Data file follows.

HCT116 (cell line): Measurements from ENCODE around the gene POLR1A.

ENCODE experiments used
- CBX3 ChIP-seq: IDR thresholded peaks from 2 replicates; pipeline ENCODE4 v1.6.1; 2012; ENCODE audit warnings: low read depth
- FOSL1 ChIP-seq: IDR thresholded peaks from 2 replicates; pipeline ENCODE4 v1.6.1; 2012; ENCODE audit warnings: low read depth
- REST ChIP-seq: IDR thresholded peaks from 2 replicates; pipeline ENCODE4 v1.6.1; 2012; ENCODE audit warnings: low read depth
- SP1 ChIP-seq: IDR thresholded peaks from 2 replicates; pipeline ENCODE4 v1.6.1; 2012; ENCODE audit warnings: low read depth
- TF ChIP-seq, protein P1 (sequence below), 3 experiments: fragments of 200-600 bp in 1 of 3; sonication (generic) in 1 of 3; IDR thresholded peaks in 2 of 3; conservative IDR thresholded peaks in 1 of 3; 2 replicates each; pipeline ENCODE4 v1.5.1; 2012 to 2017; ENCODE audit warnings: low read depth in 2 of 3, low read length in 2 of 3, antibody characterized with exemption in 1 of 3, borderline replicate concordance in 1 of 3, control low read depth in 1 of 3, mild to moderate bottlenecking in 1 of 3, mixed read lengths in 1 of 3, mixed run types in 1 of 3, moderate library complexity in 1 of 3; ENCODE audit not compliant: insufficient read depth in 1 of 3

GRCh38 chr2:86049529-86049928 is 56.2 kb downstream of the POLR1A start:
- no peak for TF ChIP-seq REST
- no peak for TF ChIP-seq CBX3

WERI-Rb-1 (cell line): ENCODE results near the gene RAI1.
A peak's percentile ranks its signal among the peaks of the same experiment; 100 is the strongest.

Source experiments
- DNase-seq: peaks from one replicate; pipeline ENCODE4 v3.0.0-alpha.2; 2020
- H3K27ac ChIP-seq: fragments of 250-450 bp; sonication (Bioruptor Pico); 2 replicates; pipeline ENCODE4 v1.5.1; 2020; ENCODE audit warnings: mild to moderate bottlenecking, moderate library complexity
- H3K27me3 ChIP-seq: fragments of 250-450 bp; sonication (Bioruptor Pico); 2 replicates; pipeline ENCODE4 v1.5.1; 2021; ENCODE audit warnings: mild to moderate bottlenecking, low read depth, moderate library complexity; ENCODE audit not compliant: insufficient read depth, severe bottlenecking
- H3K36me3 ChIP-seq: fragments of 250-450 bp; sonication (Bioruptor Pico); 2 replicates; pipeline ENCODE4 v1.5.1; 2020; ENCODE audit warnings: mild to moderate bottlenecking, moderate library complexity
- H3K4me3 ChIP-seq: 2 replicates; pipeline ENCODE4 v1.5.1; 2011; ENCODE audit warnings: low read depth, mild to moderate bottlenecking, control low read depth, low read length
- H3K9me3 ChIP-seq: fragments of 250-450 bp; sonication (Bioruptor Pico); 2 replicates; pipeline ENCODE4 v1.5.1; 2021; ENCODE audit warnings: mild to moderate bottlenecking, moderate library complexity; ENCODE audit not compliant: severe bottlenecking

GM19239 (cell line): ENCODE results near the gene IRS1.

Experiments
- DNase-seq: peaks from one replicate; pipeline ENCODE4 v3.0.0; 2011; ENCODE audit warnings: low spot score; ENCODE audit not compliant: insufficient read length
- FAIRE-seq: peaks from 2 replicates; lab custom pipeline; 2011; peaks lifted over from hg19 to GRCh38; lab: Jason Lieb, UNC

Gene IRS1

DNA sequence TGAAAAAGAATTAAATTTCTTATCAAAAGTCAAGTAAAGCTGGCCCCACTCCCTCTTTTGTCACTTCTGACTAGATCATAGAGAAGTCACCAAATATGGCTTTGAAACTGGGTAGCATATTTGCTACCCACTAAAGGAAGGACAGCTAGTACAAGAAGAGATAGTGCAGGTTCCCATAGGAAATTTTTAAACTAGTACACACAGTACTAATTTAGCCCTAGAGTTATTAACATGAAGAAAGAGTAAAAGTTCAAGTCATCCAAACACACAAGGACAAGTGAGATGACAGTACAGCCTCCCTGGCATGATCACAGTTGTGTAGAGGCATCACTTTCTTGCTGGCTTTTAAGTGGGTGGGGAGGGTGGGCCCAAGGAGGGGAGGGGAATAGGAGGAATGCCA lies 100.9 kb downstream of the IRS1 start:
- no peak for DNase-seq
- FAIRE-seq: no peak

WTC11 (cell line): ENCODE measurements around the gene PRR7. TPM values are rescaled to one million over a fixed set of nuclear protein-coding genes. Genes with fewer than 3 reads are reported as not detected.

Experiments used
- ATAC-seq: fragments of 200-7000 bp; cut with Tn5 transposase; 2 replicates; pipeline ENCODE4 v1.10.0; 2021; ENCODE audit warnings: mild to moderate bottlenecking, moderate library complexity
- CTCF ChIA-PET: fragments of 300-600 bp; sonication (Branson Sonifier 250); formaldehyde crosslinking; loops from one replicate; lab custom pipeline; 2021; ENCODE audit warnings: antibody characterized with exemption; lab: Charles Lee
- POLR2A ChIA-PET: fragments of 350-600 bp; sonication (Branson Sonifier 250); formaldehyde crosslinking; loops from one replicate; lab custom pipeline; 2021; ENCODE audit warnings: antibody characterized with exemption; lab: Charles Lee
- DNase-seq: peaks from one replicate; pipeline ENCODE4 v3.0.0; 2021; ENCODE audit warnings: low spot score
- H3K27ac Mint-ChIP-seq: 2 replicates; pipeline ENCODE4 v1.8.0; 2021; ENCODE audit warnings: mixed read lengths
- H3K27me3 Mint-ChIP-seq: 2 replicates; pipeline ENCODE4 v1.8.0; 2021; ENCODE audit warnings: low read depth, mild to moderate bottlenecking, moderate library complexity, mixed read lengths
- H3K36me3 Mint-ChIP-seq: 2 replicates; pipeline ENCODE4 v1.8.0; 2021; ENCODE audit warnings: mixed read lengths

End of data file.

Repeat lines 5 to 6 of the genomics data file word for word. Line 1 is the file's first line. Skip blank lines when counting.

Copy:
- REST ChIP-seq: IDR thresholded peaks from 2 replicates; pipeline ENCODE4 v1.6.1; 2012; ENCODE audit warnings: low read depth
- SP1 ChIP-seq: IDR thresholded peaks from 2 replicates; pipeline ENCODE4 v1.6.1; 2012; ENCODE audit warnings: low read depth